Are Hostess coffee cakes healthy?

Hostess is known for its delicious snack cakes, including coffee cakes like the Brown Sugar Cinnamon Coffee Cakes. However, many people wonder if these sweet treats are actually healthy options. In this comprehensive 5000 word guide, we will examine the nutritional value of Hostess coffee cakes to determine if they can be part of a balanced diet.

Nutritional Facts of Hostess Coffee Cakes

To understand if Hostess coffee cakes are healthy, we first need to look at their nutritional information. Here are the key stats for a 1.76 oz Brown Sugar Cinnamon Coffee Cake:1

Calories 250
Total Fat 9g
Saturated Fat 2.5g
Trans Fat 0g
Cholesterol 0mg
Sodium 210mg
Total Carbohydrates 41g
Dietary Fiber 0g
Total Sugars 20g
Includes 18g Added Sugars 36% DV
Protein 2g

This nutritional breakdown shows us that Hostess coffee cakes are high in calories, fat, and added sugars. A single serving provides 36% of the recommended daily value for added sugars, which is quite high. The cakes also lack fiber and protein.

However, they are relatively low in saturated fat and contain no trans fat or cholesterol. The sodium content is moderate at 9% DV per serving.

Overall, the high amount of added sugars and lack of fiber and protein are concerning from a nutritional standpoint. But the cakes do have some redeeming qualities.

Hostess Coffee Cakes Ingredients

Looking closer at the ingredients list also provides insights into the health profile of Hostess coffee cakes:

Enriched wheat flour
Palm oil
Brown sugar
Modified wheat starch
Leavening (baking soda, sodium aluminum phosphate, monocalcium phosphate)
Soybean oil
Wheat gluten
Soy lecithin
Natural and artificial flavor

The main ingredients are enriched wheat flour, sugar, and palm oil. There are no whole grains or fiber-rich ingredients. The sweeteners include both plain sugar and brown sugar.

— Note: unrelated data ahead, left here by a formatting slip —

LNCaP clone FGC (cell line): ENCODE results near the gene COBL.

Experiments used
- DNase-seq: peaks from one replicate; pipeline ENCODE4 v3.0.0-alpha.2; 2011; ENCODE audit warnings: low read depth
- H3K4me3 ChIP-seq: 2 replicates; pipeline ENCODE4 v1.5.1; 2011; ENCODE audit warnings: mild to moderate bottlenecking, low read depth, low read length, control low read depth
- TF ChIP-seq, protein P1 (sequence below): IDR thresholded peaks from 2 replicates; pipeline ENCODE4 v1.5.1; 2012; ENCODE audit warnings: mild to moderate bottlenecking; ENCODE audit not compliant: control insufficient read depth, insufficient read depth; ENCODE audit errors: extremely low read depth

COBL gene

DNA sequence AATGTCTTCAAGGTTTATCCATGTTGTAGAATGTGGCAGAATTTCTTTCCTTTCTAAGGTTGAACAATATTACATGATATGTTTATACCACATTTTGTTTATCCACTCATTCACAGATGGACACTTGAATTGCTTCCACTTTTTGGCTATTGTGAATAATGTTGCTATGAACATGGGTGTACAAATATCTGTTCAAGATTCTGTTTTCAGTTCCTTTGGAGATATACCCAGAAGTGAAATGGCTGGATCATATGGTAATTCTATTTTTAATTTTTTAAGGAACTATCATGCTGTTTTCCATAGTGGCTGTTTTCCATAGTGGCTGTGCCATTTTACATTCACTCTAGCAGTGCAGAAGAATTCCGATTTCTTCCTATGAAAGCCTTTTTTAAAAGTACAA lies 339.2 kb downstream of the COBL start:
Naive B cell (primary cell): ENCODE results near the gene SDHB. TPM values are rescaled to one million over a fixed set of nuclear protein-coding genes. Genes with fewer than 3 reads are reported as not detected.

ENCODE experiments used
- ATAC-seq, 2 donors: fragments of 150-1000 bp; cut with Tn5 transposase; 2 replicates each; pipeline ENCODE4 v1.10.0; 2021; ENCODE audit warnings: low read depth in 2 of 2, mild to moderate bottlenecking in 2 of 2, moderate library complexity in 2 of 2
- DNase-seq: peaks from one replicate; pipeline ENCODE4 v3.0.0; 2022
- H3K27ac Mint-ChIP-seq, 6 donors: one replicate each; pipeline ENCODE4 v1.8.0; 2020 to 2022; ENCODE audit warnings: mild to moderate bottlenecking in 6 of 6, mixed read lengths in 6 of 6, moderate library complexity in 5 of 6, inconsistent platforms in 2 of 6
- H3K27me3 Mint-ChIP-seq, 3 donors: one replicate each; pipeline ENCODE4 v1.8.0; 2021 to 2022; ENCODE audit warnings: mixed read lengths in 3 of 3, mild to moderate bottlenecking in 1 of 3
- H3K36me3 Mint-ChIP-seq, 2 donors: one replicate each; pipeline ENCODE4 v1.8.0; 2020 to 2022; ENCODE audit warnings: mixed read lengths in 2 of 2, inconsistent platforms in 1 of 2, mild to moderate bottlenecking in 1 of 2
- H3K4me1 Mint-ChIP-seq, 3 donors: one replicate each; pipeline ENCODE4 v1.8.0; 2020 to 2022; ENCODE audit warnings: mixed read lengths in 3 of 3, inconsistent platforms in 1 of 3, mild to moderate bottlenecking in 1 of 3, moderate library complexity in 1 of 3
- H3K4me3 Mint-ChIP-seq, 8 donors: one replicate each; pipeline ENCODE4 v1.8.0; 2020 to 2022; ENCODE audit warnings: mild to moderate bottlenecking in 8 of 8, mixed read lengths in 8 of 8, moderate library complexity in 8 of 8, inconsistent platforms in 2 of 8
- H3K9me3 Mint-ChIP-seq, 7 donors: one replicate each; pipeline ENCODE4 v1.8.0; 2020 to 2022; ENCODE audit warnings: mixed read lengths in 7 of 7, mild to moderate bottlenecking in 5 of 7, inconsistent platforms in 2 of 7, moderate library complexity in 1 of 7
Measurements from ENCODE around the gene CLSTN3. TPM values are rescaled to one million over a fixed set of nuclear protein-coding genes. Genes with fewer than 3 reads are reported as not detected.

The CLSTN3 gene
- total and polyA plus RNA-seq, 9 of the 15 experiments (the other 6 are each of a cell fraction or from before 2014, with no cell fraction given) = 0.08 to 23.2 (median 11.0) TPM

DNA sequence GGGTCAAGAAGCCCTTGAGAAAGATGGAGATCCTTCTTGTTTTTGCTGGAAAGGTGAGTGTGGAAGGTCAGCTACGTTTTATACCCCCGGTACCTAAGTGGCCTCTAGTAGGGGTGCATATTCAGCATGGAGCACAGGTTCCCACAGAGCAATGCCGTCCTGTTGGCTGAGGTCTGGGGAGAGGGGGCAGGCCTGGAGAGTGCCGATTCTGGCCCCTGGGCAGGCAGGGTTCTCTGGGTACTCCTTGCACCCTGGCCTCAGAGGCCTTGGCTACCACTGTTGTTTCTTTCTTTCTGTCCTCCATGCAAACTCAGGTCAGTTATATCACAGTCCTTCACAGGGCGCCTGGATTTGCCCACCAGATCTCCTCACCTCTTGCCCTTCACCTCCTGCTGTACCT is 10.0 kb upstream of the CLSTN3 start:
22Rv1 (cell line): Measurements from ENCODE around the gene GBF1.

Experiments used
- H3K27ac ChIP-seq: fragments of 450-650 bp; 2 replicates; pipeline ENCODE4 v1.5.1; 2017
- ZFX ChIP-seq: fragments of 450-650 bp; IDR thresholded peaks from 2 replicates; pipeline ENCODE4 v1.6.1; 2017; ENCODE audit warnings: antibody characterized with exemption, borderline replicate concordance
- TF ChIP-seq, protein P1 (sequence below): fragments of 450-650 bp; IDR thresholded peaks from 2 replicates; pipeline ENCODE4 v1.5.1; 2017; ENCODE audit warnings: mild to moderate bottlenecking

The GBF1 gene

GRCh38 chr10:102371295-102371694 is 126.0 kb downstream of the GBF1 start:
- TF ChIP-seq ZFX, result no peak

While the ingredients are not as wholesome as a whole grain muffin, they are about what you would expect in a processed coffee cake product. There are no concerning additives beyond sugar and palm oil.

Nutrient Density of Hostess Coffee Cakes

Another way to evaluate the nutritional value of foods is to look at their nutrient density. This measures the amount of nutrients you get compared to the calories. Foods low in nutrient density provide mostly empty calories.

Hostess coffee cakes are very low in nutrient density. Here is a nutrient density comparison of a Hostess coffee cake versus a whole wheat muffin:2,3

Nutrient Hostess Coffee Cake (1.76 oz) Whole Wheat Muffin (4 oz)
Calories 250 300
Protein 2g 9g
Fiber 0g 4g
Calcium 0mg 100mg
Iron 1.4mg 1.6mg
Potassium 34mg 122mg

The whole wheat muffin contains more protein, fiber, calcium, iron, and potassium, despite having just 50 more calories. This demonstrates the Hostess coffee cake provides mostly empty calories without much nutritional value.

Health Effects of Key Ingredients

To better understand the health impacts of Hostess coffee cakes, we need to look at the effects of their main ingredients:

Refined Flour

The enriched wheat flour used in Hostess products is refined, meaning it has been processed to remove the bran and germ. This leaves only the starchy endosperm, so refined flours are lower in fiber, vitamins, and minerals than whole grain flours.4

Studies show that eating more refined grains is linked to increased risk of diabetes, heart disease, and certain cancers.5,6,7 Replacing refined grains with whole grains has clear health benefits.

Added Sugars

Hostess coffee cakes are high in added sugars, containing 36% of the recommended daily limit per serving.

Consuming excess added sugars is associated with obesity, heart disease, diabetes, metabolic syndrome, liver problems, and tooth decay.8,9 The latest dietary guidelines recommend limiting added sugars to less than 10% of total daily calories.10

Palm Oil

Palm oil gives Hostess coffee cakes their soft texture, but it is high in saturated fat.

Eating more saturated fats from palm oil and other sources can negatively impact blood cholesterol levels and increase the risk of heart disease.11 The American Heart Association recommends limiting saturated fats to no more than 13 grams per day.12

Portion Size

In addition to the ingredients, the serving size matters for assessing the health impacts of Hostess coffee cakes.

The standard coffee cake package contains 4 mini cakes at 1.76 oz each. Eating one mini coffee cake provides 250 calories, which can fit into a balanced diet as an occasional treat.